Are Women Dog Trainers More Effective? - Pet Hub USA

Are Women Dog Trainers More Effective?

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For dogs, sound and tone matter, and it turns out dogs are more responsive to directed speech spoken by women, which may explain why women dog trainers appear to be more effective than men. What makes the difference?

Speaking in “Motherese”


“Motherese” is a name researchers give to a style of speech used on babies and very young children. It’s a vocalization in a higher pitched tone of voice — one that is almost musical, and often using many repetitions.

According to experts, a technical way of describing this would be “infant-directed speech.”

In the 1980s, two psychologists at the University of Pennsylvania, Kathy Hirsh-Pasek and Rebecca Treiman, demonstrated that when humans spoke to dogs, they used a language very similar to “Motherese.” They gave this manner of speaking a slang name of “Doggerel,” which is another way of saying “dog-directed speech.”

Additional research over the years has shown that both children and dogs pay closer attention when spoken to in Motherese or Doggerel, Psychology Today reported. More recent studies demonstrated that the brains of young children respond more strongly to Motherese.

Does Motherese Work on Dogs?

Dog performing trick for a treat
Blue Bird, Pexels

A team of investigators at Eötvös Loránd University in Budapest, Hungary, led by Anna Gergely, wanted to find out if dog brains were similarly sensitive to Motherese as the brains of human children.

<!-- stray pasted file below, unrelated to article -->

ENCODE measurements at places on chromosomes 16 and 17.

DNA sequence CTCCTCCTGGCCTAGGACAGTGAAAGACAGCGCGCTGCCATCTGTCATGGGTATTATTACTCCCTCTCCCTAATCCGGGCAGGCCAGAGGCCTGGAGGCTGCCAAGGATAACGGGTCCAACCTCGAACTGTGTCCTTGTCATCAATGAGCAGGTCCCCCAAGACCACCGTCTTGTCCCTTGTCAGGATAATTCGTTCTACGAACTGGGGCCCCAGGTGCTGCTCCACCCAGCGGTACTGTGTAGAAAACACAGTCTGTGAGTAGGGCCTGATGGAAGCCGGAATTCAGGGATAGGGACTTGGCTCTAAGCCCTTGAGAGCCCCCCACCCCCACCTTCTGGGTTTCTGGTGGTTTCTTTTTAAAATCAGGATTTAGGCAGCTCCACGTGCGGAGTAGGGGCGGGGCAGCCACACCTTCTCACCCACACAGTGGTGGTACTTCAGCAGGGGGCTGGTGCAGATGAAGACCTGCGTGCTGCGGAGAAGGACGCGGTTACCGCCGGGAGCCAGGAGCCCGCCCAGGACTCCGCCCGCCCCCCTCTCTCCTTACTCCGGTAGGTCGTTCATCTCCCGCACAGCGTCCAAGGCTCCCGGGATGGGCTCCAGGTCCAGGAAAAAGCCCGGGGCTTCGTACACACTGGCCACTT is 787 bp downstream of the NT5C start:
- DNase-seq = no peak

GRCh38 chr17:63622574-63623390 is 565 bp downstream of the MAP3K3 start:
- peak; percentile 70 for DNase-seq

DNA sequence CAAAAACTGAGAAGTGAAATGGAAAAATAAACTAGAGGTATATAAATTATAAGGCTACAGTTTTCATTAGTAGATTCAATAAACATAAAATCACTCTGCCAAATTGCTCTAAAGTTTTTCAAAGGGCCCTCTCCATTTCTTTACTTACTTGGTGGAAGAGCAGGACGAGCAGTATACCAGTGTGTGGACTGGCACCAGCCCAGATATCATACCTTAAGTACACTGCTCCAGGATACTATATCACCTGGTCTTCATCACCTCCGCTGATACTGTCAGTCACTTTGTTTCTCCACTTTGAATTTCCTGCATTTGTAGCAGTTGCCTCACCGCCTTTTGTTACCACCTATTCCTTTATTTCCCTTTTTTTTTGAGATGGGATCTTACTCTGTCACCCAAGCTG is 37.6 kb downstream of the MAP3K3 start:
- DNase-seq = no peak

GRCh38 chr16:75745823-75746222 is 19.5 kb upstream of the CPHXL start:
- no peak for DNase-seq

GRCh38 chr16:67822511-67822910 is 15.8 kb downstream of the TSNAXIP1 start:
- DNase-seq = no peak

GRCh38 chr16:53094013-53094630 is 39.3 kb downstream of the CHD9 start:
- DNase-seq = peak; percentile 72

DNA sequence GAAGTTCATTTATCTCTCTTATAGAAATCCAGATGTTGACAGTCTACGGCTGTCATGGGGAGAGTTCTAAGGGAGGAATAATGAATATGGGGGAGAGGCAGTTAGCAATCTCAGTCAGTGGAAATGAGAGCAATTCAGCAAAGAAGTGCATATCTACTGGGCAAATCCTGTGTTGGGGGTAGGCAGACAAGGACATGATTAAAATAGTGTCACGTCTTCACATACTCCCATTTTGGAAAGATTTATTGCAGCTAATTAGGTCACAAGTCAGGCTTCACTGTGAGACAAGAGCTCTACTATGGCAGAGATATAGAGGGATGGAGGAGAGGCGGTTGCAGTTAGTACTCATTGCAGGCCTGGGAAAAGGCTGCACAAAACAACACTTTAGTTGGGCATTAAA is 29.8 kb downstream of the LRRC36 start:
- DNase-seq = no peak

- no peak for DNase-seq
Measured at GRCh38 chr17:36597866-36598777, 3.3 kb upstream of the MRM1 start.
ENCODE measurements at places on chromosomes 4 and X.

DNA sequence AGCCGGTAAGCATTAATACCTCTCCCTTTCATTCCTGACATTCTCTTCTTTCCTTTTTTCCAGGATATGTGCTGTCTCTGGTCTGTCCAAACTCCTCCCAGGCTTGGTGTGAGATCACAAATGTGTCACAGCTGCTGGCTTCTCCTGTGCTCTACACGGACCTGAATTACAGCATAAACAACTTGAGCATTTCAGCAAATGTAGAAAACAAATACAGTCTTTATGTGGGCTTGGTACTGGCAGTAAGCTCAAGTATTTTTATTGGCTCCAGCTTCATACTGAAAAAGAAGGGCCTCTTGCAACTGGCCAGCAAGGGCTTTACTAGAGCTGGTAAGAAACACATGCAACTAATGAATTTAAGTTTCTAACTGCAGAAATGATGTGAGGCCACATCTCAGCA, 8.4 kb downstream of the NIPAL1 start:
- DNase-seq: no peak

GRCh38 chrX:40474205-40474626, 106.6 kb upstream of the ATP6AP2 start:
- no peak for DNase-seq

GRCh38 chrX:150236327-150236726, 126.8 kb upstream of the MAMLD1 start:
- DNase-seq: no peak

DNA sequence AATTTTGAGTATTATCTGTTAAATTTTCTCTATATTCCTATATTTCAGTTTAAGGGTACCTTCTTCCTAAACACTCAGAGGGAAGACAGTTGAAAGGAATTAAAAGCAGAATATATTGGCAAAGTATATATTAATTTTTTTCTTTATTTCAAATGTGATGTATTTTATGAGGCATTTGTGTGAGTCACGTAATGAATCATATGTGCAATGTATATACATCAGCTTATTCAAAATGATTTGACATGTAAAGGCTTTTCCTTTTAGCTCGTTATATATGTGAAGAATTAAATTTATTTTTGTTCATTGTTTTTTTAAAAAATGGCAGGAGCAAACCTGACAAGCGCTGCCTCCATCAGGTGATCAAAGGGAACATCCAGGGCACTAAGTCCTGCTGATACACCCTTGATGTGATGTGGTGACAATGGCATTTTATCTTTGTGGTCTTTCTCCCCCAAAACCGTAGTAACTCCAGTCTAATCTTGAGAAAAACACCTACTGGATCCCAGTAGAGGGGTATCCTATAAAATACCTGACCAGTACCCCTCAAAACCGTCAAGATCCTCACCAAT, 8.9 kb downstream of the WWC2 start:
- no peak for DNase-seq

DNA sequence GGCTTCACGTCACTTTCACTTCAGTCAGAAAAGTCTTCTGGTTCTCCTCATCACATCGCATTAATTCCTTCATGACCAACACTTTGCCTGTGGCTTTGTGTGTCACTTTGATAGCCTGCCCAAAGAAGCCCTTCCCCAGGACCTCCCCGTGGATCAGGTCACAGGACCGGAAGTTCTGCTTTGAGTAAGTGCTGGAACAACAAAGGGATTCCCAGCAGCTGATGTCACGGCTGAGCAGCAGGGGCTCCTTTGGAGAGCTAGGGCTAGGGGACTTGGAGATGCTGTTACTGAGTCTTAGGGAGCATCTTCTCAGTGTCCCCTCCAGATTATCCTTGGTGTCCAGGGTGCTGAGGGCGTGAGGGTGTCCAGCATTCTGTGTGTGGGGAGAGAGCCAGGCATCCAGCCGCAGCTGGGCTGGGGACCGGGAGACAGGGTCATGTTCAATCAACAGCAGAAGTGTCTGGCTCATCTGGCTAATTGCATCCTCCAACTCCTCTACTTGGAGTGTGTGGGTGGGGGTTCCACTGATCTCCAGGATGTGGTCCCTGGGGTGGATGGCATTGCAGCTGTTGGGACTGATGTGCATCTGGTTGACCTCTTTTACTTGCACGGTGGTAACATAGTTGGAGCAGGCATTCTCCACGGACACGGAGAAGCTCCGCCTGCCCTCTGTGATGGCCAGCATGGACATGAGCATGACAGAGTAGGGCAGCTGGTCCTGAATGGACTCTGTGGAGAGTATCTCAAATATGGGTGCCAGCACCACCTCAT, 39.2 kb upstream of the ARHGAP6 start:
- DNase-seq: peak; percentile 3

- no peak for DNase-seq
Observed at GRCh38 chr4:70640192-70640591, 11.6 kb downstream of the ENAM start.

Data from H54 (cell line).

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To test this, they measured the brain activity of 19 family dogs. The canines listened to recordings of speech that were directed at infants, adults, and dogs. Each speech sample contained full sentences recorded by both male and female adult speakers the dogs were unfamiliar with. The speakers engaged in normal positive interactions with their own family dogs, their own babies, or another adult.

The researchers used fMRI (functional magnetic resonance imaging) to measure the brain activity of the dogs. The resulting data revealed that the dogs had special response regions on the left side of dog brains that were slightly to the front of the normal auditory response regions. These areas of the brain responded more to dog- and infant-directed speech than they did to normal speech directed at adults.

What the brain imaging revealed was that, just like human children, the brains of dogs are attuned to exactly the kind of “Motherese” speech patterns that humans typically direct at them.

Further, dogs appear especially sensitive to not only dog-directed speech but also infant-directed speech.

Does the Tone of Female Voices Make Women Better Dog Trainers?

Woman petting her dog in bed
Andrea Piacquadio, Pexels

Even without the results of how dog’s brains respond to “Motherese” speech, observational evidence seems to indicate that women might be better at dog training than men.

What evidence? A casual accounting will reveal that the overwhelming majority of trainers of companion dogs are women. The data one researcher collected revealed that four out of five companion dog trainers are women.

Just look at the results of dog obedience competitions in 2022. All of the top 10 obedience dogs for this year had female handlers. The probability of this happening by chance is less than one in a thousand (0.001%).

Researchers believe this may not all come down to skills. A major factor could simply be that the brains of dogs are more tuned to the female voice, especially when using “Motherese,” “Doggerel,” or whatever term you want to give dog-directed speech.

Men make up the majority — and do well at — training hunting dogs, protection dogs, and field dogs. But these more “macho” activities are those that many women have a propensity to shy away from. Perhaps if more women gravitated toward these types of dog training, they might dominate those arenas as well.

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